The inspiration for the series came while I was living on a farm in France during a summer internship for a chemical company. After months of rural isolation, one day I was struck by how the staring cows appeared as though they were posing for a portrait. This effect was exaggerated by the variation in facial features found in this particular breed of cow. The titles for the cow portraits allude to deities from Ancient Greek Mythology, current celebrities, and everyday concerns. The varied and absurd titles point out the fact that you can never really know what a person’s character is from a picture or what they were really feeling when a portrait was taken. You can be tempted to throw out the entire practice as futile and yet there is something else that doesn’t allow you to do that. Despite realizing you may never know anything about a sitter from their portrait, there is still an emotional connection that is felt when viewing a portrait and that is real. The portraits convey a fictious emotion and context that betrays any emotion that may be genuinely felt by the viewer.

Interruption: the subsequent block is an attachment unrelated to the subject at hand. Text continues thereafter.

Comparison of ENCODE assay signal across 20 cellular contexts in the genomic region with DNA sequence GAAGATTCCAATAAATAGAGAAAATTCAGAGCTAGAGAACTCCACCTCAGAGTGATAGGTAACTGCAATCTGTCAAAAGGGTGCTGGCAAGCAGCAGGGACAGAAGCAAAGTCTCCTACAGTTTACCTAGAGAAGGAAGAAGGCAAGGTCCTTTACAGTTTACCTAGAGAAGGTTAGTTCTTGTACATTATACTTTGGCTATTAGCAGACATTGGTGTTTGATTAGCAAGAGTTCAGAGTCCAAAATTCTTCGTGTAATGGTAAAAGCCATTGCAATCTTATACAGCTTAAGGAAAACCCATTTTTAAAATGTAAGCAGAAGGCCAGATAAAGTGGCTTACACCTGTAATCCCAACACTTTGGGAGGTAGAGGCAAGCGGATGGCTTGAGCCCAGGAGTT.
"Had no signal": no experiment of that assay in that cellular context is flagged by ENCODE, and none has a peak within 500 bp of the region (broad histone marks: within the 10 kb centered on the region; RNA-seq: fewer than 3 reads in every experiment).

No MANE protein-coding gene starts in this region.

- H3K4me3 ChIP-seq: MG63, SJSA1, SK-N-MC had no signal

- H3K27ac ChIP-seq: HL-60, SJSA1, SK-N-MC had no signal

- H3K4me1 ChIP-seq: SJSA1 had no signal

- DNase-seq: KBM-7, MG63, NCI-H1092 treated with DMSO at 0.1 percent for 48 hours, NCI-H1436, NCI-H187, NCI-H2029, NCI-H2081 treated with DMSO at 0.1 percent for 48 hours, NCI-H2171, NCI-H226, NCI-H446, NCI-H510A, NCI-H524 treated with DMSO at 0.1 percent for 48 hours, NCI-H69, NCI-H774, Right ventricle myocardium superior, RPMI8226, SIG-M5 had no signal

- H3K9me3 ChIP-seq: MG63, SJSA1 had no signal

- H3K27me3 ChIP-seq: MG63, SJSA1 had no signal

Working from photographs taken at the time, the paintings are constructed later in the studio by juxtaposing thick, impasto backgrounds surrounding figures composed of stains and thin glazes. The figures showcase the hauntingly anthropomorphic quality of the bovine faces while the backgrounds are heavily influenced by my time exploring material properties as a chemist. The disjoint nature of foreground and background reflect the interplay between the real and the unreal, an authentic emotion and a fictitious one. My exploration of emotional expression is entirely real while the emotions conveyed by the cows is imagined by the viewer.
Leaving the viewer stranded in this emotional no man’s land, the series attempts to elicit that eerie disconnect we feel in moments when a person dresses a dog in clothes, a great actor plays the role of Christ, or a cow staring at you in a field reminds you of a classical heroine.